to a lingustic analysis of the ashkenazi Yiddish language (which points rather
to a Southeast-Germany, Slavic and Turkik origin of that idiom). The standard
theory also does not explain most of the peculiar customs and surnames of the
Ashkenazis and their historical and economical development in continuous conflict
with the populace of the host countries.
Koestler, following an earlier proposal by Hugo von Kutschera (1910) - but also
in accordance with Jewish Encyclopedia pre-1917 articles - rekindles the Khazar
Theory of the ashkenazi origins in this book.
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88 of 100 people found the following review helpful By A Customer on November 26, 1997
It is curious that in Israel, where I am from, the Khazar's history is only briefly mentioned in school. We did study "letters to the Khazar" by Jehuda Halevi, but more as a literary piece that in context with the Khazars. That is the reason that the book was so interesting for me: It presents a theory which is quite unacceptable to the religious population in Israel. (and outside as well). Are all the eastern european Jews in essence converts? It makes the whole question, so much dealt with in Israel, of "who is a Jew" rather ironical. Are the religious Jews the "real" Jews? And how can they be so much against conversions to judaism, if they themselves are converts? Interesting! Of course, the theory the book presents that ALL the east european Jews are descendants of the Khazars is only a theory, but Koestler surely presents some interesting arguments! Fascinating reading!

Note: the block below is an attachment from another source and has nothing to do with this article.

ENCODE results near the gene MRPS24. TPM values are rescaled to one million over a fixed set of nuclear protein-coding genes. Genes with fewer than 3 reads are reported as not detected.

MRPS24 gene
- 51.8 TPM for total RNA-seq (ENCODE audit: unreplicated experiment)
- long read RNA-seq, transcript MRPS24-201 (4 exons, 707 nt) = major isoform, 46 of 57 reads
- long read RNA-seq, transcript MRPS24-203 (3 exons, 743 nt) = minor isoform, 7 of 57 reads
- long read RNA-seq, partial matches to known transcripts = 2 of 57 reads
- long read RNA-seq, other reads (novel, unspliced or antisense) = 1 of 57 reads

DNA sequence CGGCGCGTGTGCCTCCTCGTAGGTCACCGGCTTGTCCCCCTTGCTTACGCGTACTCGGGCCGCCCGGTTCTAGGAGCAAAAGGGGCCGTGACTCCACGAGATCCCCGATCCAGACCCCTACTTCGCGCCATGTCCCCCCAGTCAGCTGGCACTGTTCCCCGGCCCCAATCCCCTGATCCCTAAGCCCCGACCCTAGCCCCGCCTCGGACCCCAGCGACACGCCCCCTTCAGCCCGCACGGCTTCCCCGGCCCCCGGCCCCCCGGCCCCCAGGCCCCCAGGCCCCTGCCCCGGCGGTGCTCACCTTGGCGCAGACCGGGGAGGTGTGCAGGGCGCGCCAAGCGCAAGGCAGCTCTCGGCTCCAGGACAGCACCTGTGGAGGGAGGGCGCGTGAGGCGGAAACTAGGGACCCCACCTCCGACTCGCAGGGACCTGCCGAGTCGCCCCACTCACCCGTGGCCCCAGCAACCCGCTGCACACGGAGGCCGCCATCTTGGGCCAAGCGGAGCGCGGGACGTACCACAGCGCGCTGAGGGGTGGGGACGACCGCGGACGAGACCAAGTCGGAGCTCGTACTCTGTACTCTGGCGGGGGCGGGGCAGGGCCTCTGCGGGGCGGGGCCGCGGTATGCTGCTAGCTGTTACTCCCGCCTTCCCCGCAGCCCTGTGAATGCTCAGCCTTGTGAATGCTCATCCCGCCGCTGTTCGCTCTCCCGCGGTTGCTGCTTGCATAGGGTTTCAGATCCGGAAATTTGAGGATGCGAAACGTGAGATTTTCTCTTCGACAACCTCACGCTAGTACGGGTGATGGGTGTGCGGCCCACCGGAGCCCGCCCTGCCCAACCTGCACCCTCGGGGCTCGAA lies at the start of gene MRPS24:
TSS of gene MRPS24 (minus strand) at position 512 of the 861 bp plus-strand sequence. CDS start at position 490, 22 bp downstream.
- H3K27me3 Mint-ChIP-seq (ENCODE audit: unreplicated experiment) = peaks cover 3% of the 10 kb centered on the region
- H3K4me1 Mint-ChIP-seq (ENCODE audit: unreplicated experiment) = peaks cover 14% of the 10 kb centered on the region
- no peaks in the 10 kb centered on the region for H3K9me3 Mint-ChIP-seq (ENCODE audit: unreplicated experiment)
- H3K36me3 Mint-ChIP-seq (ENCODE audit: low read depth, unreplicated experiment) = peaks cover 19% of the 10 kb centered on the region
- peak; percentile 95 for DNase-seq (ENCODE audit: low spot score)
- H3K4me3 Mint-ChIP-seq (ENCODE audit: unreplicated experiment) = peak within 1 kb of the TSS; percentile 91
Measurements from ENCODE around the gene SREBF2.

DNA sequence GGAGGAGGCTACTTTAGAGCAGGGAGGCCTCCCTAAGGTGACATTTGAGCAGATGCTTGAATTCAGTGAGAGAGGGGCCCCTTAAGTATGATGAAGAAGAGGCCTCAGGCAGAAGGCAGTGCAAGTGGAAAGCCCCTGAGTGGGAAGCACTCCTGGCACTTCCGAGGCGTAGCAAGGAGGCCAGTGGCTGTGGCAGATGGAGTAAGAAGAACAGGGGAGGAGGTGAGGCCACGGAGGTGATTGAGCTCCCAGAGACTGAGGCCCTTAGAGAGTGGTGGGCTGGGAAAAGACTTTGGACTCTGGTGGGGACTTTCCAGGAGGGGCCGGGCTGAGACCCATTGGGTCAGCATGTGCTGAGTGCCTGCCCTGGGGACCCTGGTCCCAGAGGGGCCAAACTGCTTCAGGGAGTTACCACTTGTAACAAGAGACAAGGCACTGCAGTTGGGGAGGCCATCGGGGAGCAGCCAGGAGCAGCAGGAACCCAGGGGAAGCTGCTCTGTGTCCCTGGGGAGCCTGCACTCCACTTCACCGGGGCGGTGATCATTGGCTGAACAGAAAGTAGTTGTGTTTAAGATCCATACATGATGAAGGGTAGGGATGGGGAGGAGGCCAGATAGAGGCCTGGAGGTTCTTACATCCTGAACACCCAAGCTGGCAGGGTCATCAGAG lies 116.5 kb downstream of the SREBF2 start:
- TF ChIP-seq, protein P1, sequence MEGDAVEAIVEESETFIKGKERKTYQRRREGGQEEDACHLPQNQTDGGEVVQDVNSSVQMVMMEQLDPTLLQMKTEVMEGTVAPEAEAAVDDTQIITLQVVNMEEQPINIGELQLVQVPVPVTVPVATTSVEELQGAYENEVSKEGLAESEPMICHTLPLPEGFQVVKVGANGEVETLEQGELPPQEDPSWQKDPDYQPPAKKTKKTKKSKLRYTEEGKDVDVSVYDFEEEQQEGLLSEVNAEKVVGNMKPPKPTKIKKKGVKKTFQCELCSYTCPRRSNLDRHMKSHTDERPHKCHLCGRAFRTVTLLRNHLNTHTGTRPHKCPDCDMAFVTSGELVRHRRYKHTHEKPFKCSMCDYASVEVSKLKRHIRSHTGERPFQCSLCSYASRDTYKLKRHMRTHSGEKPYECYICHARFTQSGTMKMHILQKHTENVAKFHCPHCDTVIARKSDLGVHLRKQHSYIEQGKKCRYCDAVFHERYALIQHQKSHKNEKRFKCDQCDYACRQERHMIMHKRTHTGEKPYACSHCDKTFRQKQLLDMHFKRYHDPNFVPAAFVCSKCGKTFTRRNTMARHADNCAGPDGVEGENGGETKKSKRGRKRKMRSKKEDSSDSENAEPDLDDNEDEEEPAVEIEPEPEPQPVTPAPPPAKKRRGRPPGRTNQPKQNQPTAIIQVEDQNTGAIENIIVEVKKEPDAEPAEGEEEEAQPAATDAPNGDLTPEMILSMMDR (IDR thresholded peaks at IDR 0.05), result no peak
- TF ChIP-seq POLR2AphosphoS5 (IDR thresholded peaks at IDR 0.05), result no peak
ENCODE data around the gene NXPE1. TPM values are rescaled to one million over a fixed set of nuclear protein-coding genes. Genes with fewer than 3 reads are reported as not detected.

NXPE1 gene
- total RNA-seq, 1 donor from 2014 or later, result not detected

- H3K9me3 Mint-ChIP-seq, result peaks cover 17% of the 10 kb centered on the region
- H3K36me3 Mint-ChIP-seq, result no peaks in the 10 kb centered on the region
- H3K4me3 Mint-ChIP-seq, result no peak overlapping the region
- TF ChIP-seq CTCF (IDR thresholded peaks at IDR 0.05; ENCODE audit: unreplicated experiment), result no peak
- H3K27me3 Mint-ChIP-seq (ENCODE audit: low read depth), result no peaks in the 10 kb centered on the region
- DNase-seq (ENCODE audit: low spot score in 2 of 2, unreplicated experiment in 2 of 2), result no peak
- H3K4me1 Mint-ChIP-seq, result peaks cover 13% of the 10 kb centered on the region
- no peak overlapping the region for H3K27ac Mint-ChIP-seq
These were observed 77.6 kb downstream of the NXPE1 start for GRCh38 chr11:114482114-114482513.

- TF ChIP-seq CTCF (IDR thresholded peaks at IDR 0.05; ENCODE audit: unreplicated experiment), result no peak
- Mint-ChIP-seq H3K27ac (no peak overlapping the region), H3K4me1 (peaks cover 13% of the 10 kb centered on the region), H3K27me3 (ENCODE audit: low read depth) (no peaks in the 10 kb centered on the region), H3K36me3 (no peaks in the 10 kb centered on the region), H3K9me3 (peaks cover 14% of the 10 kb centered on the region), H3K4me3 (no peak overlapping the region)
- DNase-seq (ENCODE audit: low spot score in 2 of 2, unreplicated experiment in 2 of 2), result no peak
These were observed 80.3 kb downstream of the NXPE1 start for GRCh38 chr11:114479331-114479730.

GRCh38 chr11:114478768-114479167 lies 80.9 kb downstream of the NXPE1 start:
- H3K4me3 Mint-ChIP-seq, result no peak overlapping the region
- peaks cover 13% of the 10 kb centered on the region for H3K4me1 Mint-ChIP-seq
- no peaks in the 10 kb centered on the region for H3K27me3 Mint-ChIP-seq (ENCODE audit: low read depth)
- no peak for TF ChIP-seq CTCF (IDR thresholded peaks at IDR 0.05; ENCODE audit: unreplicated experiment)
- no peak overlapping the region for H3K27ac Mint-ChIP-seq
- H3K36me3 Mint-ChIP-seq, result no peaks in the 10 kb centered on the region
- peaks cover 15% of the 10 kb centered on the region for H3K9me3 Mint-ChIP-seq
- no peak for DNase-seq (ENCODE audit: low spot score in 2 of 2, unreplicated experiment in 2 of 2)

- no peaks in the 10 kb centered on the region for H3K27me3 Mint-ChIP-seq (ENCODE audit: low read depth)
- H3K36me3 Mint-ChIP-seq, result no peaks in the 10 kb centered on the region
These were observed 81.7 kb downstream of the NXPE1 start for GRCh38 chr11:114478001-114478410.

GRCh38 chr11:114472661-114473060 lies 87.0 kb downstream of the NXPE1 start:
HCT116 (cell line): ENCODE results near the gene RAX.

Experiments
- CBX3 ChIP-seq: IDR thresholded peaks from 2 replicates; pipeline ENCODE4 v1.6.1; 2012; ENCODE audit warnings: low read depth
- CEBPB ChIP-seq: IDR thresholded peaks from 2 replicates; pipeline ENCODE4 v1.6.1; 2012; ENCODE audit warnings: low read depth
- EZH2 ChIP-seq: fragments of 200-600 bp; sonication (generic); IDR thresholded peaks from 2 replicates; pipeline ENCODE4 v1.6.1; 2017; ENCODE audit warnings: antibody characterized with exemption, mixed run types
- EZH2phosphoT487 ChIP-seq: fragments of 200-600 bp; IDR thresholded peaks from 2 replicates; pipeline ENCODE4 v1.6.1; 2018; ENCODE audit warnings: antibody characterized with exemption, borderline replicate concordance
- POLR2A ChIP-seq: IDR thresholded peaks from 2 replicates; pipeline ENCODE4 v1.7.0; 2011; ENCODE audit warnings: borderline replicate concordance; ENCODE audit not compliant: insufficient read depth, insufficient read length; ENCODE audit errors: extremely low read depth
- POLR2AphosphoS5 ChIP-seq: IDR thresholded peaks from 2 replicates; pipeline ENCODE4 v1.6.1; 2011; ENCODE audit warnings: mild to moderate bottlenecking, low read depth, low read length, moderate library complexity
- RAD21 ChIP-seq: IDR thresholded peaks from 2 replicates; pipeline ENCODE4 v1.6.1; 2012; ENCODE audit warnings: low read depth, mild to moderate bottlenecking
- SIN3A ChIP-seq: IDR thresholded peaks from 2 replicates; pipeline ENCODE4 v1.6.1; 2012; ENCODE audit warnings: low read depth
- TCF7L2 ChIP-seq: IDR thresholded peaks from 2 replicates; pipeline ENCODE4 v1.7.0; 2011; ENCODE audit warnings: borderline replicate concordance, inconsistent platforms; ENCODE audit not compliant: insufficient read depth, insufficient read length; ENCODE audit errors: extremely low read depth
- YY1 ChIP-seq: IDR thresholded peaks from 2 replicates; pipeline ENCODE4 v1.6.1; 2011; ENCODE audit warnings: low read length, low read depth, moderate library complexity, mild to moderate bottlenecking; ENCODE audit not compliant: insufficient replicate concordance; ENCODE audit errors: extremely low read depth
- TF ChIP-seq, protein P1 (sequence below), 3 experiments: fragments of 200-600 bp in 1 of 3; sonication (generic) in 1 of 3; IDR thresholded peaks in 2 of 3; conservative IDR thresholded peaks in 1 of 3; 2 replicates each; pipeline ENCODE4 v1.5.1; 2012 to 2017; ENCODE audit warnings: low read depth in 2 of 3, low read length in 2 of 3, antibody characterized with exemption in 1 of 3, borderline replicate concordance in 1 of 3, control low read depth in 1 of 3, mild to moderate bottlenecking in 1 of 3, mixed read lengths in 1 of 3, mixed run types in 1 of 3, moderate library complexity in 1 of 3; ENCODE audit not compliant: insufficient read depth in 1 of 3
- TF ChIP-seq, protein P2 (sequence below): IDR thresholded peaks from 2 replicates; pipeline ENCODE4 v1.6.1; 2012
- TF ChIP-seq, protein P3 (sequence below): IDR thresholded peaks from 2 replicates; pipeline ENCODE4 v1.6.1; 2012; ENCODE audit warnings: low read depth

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52 of 59 people found the following review helpful By R Bell on October 18, 2002
Others have written on the whole argument of whether today's Ashkenazi are Khazars or not. However, leaving that aside, this is a must for anyone interested in general Jewish history and the Black Sea region esp. southern Russia and the Ukraine. Books on the Khazars are hard to come by, and this is fairly readable.
(There is also an unusual novel on these folk "The Dictionary of the Khazars" - have a look at that on Amazon and see what you think).
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23 of 25 people found the following review helpful By Jill Malter on October 20, 2004
Arthur Koestler had a long and illustrious writing career. Many of us were captivated by "Darkness at Noon," "Thieves in the Night," Promise and Fulfilment," "The Sleepwalkers," "The Trail of the Dinosaur," and many other great works. This book, from 1976, is about the Khazars, a people of Turkish stock that lived to the northeast of the Black Sea and converted to Judaism in the eighth century AD.

The obvious question, which had been asked by many people prior to Koestler, is to what extent the Khazars are the ancestors of the Ashkenazic Jews. Koestler suspected it is to a great extent.